MRO Technician Spotlight: Kara Powers, Darana Hybrid
Darana Hybrid, an electro-mechanical contractor specializing in industrial electrical and mechanical installations of packaging and conveyor equipment sat down with Modern Material Handling editors to discuss her career in the industry.
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Title: Electrical Supervisor
Location: Paintsville, KY
Duties: Supervise electrical installation, manage employees while teaching best practices, communicate with customer and clients.
MHMRO: How did you get into this field, and what do you like about it?
Powers: I was a cashier in high school and stayed with my sister over the summer. Her husband needed help at Darana, and I started full time right out of high school. Seventeen years later, I’m still here. I didn’t plan on it at all, but now I can’t see myself doing anything else. It was just supposed to be a summer job, but I enjoyed the work and the traveling. I’ve always been good with numbers, which helps, but I had never wired anything up before. Installing something or fixing it and seeing it run, that’s what got me.
MHMRO: Who were your mentors or other influential professionals?
Powers: Darryl Cuttell and Rodney Caudill have always pushed me to do and be my best. But in the beginning, it was more like “throw you out there and sink or swim” than anybody “taking me under their wing,” but that style worked for me. The work is always a challenge, with some different type of goal for every project, and I like not going to the same nine-to-five every day. On some projects they want stuff done now and only thought about it yesterday, and you’re in there working 20 hours a day. Any time you’re presented with a project where people are thinking “you probably can’t do this,” it feels that much better when you accomplish it.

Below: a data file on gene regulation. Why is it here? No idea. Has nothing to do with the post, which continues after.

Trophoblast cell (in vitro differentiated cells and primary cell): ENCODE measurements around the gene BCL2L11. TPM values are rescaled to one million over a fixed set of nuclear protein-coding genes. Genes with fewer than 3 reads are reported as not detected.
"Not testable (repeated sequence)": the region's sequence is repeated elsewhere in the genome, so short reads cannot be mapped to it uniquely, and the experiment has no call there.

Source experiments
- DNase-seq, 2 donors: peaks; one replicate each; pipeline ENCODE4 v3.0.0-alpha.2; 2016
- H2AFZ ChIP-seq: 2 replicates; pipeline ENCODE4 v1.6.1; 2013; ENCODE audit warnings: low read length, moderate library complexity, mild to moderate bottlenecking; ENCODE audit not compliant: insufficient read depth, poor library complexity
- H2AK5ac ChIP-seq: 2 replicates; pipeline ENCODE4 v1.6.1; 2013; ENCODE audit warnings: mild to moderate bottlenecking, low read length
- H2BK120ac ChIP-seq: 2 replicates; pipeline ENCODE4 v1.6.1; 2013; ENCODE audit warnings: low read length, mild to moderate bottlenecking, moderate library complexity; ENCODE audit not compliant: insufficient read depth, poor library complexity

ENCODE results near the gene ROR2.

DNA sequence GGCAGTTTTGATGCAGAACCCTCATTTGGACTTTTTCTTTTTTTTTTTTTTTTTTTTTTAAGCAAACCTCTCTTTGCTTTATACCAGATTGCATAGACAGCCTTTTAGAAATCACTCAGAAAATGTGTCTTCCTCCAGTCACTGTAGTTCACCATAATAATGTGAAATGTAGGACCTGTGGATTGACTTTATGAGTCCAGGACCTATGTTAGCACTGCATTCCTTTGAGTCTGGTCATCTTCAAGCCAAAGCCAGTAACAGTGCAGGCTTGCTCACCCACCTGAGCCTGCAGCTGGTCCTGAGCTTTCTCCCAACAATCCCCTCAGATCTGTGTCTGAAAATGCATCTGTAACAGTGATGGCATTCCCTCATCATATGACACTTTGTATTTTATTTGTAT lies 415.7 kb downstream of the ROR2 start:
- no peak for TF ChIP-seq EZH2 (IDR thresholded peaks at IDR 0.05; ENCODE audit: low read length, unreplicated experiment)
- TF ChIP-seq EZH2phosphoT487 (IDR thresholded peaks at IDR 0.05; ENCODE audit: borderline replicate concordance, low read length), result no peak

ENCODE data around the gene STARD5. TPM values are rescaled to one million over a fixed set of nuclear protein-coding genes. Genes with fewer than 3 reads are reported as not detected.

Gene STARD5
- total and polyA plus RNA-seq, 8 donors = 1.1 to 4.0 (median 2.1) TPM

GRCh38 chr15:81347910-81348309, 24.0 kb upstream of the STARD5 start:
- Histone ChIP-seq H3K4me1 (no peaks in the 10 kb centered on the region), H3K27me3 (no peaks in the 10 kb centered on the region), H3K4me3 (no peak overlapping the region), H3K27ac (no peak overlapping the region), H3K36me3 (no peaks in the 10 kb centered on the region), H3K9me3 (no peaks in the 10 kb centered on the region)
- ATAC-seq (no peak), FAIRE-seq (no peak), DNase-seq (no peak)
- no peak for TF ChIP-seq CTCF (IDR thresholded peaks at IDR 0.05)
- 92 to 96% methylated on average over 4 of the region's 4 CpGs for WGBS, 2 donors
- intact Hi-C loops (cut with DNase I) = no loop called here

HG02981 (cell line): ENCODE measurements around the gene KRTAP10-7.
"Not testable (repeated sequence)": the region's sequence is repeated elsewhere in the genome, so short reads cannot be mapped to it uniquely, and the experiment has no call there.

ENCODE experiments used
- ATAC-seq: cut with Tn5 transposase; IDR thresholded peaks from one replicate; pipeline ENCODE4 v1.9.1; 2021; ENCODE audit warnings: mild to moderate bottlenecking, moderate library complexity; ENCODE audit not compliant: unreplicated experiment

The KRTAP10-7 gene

MHMRO: What are the most important skills for a successful technician?
Powers: In my opinion, it’s being able to retain information, which is a huge part, and the rest usually falls into place.
MHMRO: What technologies have helped you become more effective?
Powers: Cell phones above all else! I remember when we used to have to carry around a pile of books, just like the college kids, except ours were way bigger. Taking a laptop with you is way easier, and you can get all the manuals and information and help you need without walking all over the place and looking through books. Having everything in hand is much more efficient.
At the same time, there’s more to know than there was when I started. It used to be just a matter of running power to the motor and that was about it. Now instead of push buttons at the control stations it’s a touchscreen, and there are all sorts of proximity switches and photo eyes.
MHMRO: What advice would you give to a young person considering a career as a technician?
Powers: Hard work and dedication will take you far in life. If you aren’t willing to put time and effort into something it’s not worth doing. There aren’t a whole bunch of girls out here, and with this work you can’t have people who don’t want to lift anything, but there are guys who’ll try to hide from the work, too. I always think, if I can do it, what’s the reason you can’t? If I can tighten it, you gotta be at least as strong as me, so what’s your excuse?